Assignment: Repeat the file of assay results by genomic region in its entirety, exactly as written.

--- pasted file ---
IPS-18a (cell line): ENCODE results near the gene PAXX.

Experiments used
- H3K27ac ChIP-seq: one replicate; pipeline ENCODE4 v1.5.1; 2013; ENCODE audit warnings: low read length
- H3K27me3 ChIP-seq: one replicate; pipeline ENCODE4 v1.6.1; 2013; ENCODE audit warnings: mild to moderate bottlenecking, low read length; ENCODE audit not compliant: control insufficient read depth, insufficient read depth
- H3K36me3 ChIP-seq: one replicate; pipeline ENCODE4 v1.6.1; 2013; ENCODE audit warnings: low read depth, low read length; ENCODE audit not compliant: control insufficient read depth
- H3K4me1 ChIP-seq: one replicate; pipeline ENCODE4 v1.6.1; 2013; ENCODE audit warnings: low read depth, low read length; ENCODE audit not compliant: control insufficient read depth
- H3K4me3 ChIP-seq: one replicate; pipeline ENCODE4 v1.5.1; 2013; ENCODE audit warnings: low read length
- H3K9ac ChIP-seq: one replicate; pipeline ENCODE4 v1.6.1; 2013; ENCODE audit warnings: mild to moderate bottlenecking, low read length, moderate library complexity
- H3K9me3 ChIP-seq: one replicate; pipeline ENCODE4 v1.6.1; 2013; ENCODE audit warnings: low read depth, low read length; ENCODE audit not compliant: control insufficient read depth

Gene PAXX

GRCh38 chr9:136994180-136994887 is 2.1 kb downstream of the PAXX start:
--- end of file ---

IPS-18a (cell line): ENCODE results near the gene PAXX.

Experiments used
- H3K27ac ChIP-seq: one replicate; pipeline ENCODE4 v1.5.1; 2013; ENCODE audit warnings: low read length
- H3K27me3 ChIP-seq: one replicate; pipeline ENCODE4 v1.6.1; 2013; ENCODE audit warnings: mild to moderate bottlenecking, low read length; ENCODE audit not compliant: control insufficient read depth, insufficient read depth
- H3K36me3 ChIP-seq: one replicate; pipeline ENCODE4 v1.6.1; 2013; ENCODE audit warnings: low read depth, low read length; ENCODE audit not compliant: control insufficient read depth
- H3K4me1 ChIP-seq: one replicate; pipeline ENCODE4 v1.6.1; 2013; ENCODE audit warnings: low read depth, low read length; ENCODE audit not compliant: control insufficient read depth
- H3K4me3 ChIP-seq: one replicate; pipeline ENCODE4 v1.5.1; 2013; ENCODE audit warnings: low read length
- H3K9ac ChIP-seq: one replicate; pipeline ENCODE4 v1.6.1; 2013; ENCODE audit warnings: mild to moderate bottlenecking, low read length, moderate library complexity
- H3K9me3 ChIP-seq: one replicate; pipeline ENCODE4 v1.6.1; 2013; ENCODE audit warnings: low read depth, low read length; ENCODE audit not compliant: control insufficient read depth

Gene PAXX

GRCh38 chr9:136994180-136994887 is 2.1 kb downstream of the PAXX start: